Jane Anderson Thompsen, who at 95 was still grateful to enjoy and sense the wonder of it all, passed peacefully away on December 30, 2019.
Jane was born in Zebra, Missouri on January 8, 1924, to Walter and Dorothy Anderson. A child of the Depression, her family moved several times across country, including Arizona, California and Mt. Pleasant, Utah. She graduated high school from Wasatch Academy in 1941, followed by graduation in 1943 from Westminster College and Occidental College in 1945. She earned her Master's in Special Education at the University of Missouri in 1965.
Jane married Charles Richard Thompsen, an Air Force pilot recently returned from WW II, in Mt. Pleasant, Utah on August 16, 1946. That began a great venture with over a dozen addresses across the next few decades. Their initial assignment was in Texas, where the first three children were born- Charles Ray, David and Christy. They were then stationed in England, then Norway where son Thomas was born, followed by Selfridge AFB in Michigan, and Twin Falls, Idaho, where son James was born. Following Richard's retirement from the Air Force, the family moved to Missouri. In 1973, Jane and Charles moved to Roosevelt (Ioka), Utah where they started their next phase of adventures.
A teacher for most of her life, her work favored children with varied disabilities, handicaps or special needs. The day after Jane and Charles moved to Roosevelt in 1973, Jane went to work at Con Amore School, serving children with severe multiple disabilities and developmental delays. Working with county and state governmental officials, as well as Utah State University, she developed programs to meet the varied needs of a growing student population.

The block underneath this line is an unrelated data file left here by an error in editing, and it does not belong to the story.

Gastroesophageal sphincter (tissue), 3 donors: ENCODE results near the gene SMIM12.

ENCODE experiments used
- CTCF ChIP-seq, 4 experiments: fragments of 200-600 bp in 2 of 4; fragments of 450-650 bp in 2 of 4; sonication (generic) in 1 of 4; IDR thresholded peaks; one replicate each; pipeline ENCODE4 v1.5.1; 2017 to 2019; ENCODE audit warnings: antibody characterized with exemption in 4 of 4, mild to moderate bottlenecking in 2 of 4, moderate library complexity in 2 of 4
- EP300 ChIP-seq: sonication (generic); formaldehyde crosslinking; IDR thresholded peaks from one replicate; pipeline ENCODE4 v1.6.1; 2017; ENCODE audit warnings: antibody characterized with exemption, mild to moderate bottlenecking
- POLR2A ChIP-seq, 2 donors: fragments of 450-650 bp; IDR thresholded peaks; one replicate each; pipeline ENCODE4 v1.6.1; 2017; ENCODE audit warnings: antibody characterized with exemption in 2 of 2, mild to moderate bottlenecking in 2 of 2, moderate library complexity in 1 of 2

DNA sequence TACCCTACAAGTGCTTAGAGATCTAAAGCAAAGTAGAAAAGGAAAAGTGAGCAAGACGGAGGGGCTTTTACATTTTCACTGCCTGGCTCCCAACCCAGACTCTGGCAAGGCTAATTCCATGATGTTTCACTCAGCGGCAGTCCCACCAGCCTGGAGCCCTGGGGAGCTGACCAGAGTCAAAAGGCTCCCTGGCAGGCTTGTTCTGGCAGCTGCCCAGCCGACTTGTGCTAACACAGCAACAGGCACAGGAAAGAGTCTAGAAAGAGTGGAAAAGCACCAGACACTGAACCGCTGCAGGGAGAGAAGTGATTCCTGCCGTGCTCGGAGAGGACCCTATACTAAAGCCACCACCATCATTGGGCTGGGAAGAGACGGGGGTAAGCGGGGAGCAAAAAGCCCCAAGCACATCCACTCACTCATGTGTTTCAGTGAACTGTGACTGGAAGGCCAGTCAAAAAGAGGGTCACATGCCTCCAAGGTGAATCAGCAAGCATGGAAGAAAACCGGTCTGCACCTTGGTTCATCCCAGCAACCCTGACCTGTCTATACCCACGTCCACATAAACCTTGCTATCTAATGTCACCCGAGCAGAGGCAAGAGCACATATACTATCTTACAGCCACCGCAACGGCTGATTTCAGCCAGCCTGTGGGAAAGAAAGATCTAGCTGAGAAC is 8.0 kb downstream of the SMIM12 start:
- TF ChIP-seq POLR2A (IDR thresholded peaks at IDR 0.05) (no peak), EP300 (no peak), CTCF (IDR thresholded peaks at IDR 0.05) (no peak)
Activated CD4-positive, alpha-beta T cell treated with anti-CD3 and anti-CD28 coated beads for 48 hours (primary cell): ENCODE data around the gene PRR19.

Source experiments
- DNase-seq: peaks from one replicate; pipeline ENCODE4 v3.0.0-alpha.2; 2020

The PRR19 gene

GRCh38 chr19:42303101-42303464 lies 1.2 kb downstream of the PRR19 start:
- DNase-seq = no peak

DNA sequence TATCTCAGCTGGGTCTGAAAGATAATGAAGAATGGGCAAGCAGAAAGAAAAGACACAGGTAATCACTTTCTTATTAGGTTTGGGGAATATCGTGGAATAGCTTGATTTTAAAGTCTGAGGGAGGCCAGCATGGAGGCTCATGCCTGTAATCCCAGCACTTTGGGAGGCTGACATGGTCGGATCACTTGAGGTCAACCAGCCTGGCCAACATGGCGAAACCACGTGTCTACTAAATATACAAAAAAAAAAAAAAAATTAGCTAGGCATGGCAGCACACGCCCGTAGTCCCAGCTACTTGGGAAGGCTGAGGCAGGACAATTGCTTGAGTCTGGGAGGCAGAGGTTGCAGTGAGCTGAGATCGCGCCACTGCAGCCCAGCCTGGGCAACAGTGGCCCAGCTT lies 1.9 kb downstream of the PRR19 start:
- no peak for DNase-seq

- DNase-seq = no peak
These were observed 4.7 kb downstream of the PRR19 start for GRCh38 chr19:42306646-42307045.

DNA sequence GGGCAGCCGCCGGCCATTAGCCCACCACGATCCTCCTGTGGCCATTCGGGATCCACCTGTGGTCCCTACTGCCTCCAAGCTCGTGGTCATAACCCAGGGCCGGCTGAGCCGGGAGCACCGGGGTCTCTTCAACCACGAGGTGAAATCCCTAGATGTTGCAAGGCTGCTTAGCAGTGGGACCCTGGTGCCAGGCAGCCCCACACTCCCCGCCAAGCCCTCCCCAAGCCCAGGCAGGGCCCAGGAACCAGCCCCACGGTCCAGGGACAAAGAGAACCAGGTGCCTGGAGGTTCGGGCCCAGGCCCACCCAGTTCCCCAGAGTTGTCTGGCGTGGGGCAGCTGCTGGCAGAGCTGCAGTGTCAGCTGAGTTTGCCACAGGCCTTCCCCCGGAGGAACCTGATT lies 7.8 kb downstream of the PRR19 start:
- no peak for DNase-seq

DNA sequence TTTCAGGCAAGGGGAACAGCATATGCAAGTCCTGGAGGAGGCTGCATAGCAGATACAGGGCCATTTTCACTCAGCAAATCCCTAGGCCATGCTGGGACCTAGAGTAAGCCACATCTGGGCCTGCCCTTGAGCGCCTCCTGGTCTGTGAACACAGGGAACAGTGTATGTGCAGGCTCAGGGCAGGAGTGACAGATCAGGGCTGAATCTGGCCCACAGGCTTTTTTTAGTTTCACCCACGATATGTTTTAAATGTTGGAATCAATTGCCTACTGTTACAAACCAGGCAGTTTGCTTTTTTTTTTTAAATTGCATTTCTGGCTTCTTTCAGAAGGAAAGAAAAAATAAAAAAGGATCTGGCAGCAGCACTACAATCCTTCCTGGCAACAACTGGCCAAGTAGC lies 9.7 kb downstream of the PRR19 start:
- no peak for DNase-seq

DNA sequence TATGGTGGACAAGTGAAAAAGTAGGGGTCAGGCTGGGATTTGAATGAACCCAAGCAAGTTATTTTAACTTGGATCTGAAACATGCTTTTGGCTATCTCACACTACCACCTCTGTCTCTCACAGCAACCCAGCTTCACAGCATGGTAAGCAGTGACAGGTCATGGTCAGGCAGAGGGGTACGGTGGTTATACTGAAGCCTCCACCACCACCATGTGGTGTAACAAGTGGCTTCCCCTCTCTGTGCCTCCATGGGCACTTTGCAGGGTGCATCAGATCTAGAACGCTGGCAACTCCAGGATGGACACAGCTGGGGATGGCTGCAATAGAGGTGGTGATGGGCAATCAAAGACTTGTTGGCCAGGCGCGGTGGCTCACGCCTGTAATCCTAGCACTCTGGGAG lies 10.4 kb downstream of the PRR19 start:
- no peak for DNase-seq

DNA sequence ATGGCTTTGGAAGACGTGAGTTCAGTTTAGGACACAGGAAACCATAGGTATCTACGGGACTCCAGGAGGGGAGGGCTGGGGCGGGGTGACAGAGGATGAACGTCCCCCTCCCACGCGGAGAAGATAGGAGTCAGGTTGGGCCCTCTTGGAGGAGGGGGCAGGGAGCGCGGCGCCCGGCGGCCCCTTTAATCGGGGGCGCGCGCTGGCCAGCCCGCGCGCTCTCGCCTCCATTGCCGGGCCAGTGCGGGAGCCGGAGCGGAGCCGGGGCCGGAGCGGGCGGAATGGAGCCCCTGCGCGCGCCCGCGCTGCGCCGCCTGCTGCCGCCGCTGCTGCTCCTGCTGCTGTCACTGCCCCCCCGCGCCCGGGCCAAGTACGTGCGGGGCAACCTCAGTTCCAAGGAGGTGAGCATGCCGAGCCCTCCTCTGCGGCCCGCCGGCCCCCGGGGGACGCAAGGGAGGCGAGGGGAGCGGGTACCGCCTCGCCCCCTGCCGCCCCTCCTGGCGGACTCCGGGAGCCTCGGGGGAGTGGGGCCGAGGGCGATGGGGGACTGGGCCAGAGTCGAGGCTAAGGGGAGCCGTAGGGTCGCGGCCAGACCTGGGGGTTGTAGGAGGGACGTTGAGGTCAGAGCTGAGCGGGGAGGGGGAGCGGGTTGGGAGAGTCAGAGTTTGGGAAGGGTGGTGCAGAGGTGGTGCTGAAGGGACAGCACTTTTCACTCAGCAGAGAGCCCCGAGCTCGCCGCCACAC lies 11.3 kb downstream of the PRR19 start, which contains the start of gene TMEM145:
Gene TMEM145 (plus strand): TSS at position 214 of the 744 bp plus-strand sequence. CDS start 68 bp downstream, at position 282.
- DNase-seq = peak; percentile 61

After seven years at Con Amore, Jane took a sabbatical with husband Charles to Europe to pursue additional training and research involving "behaviorally disordered" students. When she returned to the Uintah Basin, she requested the Duchesne County School District start a school for students who could not succeed in mainstream classes due to behavioral problems. Initially two mobile trailers comprised North School. When a new Middle School was planned, the Thompsens sold a portion of their property in Ioka to establish a new facility which became known as Thompsen School.
In the late 1980's Jane, along with Ute tribal leaders, local and state law enforcement, mental health care workers and social service professionals determined the need for a Family Support Center. Jane was the primary founder of the first Family Support Center of the Uintah Basin which opened in Ft. Duchesne, offering 24-hour respite care and emergency shelter for children birth through eleven. The Family Support Center, now in Roosevelt, provides child abuse prevention services for families in crisis. The non-profit facility has served thousands of families for over thirty years with respite care, parenting classes and other crucial services for children and their families.